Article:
Save Over $1,000 With the 52-Week Money Challenge

Stick to your resolution to save money this year by using this easy method.

Save Over $1,000 With the 52-Week Money Challenge

Socking away money doesn’t have to be a complicated or a time-consuming process. Make the process effortless by following this simple pattern:

  • Week 1: Save $1
  • Week 2: Save $2
  • Week 3: Save $3 and so forth

In less than six months by week 20, you’ll have saved over $200 – that’s enough for something special like a weekend getaway or that bag or dress you’ve been eyeing. By week 40, you’ll have set aside $820 and in 52 weeks, your savings will total $1,378!

Print out this graphic and post is as a reminder on your refrigerator, bulletin board, or desk. Happy saving!

High Blood Pressure: Why You Shouldn't Ignore This Silent Killer | Rounds With Dr. E

About one in five people have high blood pressure and they don't even know it

For those of you who love murder mysteries, there just may be a silent killer wreaking havoc inside of you. Untreated hypertension, or high blood pressure, can go undetected for a long period of time, mainly because most people with elevated blood pressure do not experience any symptoms. In fact, about one in five people with high blood pressure are walking around unaware that they even have high blood pressure. Left untreated, hypertension can place you at a significantly increased risk for heart attacks, strokes, aneurysms tearing open, heart failure, kidney failure, blockages in your legs, dementia, vision problems including blindness, and sexual dysfunction (I bet that last one got some of your attention).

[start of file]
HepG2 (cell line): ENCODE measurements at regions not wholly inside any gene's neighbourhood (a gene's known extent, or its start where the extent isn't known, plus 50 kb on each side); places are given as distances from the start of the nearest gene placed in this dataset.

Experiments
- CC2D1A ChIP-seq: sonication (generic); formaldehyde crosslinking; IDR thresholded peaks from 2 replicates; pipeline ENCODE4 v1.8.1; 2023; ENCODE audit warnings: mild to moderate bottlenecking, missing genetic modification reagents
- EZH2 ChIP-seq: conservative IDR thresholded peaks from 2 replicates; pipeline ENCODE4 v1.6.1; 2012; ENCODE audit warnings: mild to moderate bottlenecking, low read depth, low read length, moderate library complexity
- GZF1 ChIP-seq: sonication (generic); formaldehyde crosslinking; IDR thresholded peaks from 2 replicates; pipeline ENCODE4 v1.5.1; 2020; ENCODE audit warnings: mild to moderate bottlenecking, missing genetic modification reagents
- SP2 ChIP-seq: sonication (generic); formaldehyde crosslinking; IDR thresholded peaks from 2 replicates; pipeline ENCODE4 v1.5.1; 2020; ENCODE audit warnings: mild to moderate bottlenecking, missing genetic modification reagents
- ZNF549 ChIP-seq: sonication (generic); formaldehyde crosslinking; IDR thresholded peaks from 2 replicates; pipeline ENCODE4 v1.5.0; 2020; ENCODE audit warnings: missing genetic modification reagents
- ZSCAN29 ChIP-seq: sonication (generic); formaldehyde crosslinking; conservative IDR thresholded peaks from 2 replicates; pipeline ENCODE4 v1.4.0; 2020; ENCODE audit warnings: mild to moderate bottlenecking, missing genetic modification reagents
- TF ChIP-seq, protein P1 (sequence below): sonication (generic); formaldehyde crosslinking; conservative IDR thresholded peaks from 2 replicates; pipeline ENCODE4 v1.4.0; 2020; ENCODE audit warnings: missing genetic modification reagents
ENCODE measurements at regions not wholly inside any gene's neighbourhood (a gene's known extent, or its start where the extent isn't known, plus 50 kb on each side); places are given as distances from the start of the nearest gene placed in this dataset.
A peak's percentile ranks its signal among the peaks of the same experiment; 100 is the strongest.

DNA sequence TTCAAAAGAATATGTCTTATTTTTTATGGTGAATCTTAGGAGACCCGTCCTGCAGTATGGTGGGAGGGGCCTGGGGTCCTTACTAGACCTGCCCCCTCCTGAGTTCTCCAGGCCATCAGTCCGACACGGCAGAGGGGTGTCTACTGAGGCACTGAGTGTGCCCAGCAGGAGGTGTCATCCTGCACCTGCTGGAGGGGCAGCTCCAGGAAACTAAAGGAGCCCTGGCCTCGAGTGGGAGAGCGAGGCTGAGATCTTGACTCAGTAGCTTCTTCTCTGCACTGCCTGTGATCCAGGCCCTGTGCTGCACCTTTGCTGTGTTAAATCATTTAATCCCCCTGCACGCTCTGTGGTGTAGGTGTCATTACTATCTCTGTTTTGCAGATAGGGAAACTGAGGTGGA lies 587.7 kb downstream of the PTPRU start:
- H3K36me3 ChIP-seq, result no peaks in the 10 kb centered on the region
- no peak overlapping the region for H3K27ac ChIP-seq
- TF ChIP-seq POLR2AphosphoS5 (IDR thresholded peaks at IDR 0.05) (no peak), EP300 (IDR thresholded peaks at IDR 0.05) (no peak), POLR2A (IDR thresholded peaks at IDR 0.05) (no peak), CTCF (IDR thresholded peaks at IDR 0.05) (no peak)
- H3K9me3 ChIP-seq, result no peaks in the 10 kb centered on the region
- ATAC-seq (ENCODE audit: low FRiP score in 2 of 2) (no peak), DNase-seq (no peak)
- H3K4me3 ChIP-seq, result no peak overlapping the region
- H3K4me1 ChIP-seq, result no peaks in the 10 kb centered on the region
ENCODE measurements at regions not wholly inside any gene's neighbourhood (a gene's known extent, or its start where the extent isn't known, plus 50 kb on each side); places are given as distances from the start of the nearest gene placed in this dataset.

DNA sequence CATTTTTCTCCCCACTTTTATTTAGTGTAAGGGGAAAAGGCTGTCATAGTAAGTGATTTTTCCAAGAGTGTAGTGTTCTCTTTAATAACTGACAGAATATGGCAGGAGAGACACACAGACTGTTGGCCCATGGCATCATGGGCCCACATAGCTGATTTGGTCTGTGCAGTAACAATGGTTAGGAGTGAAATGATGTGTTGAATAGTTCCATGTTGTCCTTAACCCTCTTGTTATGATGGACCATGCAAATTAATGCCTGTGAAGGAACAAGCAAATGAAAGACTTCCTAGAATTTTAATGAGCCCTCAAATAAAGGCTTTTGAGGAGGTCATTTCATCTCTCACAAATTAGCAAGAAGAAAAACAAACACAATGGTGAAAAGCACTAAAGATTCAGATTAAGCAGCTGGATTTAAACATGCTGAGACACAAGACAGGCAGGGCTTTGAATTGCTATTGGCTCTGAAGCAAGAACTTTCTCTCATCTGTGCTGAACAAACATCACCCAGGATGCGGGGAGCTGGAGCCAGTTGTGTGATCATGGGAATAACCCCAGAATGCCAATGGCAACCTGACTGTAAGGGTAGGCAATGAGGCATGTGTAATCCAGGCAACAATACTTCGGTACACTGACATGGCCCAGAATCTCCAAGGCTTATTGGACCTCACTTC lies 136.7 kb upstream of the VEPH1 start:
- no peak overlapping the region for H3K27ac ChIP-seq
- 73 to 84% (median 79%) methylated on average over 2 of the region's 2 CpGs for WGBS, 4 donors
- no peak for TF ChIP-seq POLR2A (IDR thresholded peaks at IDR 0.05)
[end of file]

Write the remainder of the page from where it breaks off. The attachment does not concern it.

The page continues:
How to Read Your Blood Pressure Numbers

Your blood pressure is made up of two numbers. The top number, called the systolic blood pressure, is the pressure inside your arteries when your heart contracts. The bottom number, the diastolic blood pressure, is the pressure inside your arteries when your heart relaxes. Both numbers are important and should be monitored. As people age, both numbers tend to increase, mainly due to increased stiffness in large vessels. Frighteningly, many studies have demonstrated that just a 20 mm Hg (units used for blood pressure) increase in the systolic number, or a 10 mm Hg increase in the diastolic number, doubles one's risk of death from heart disease or stroke.

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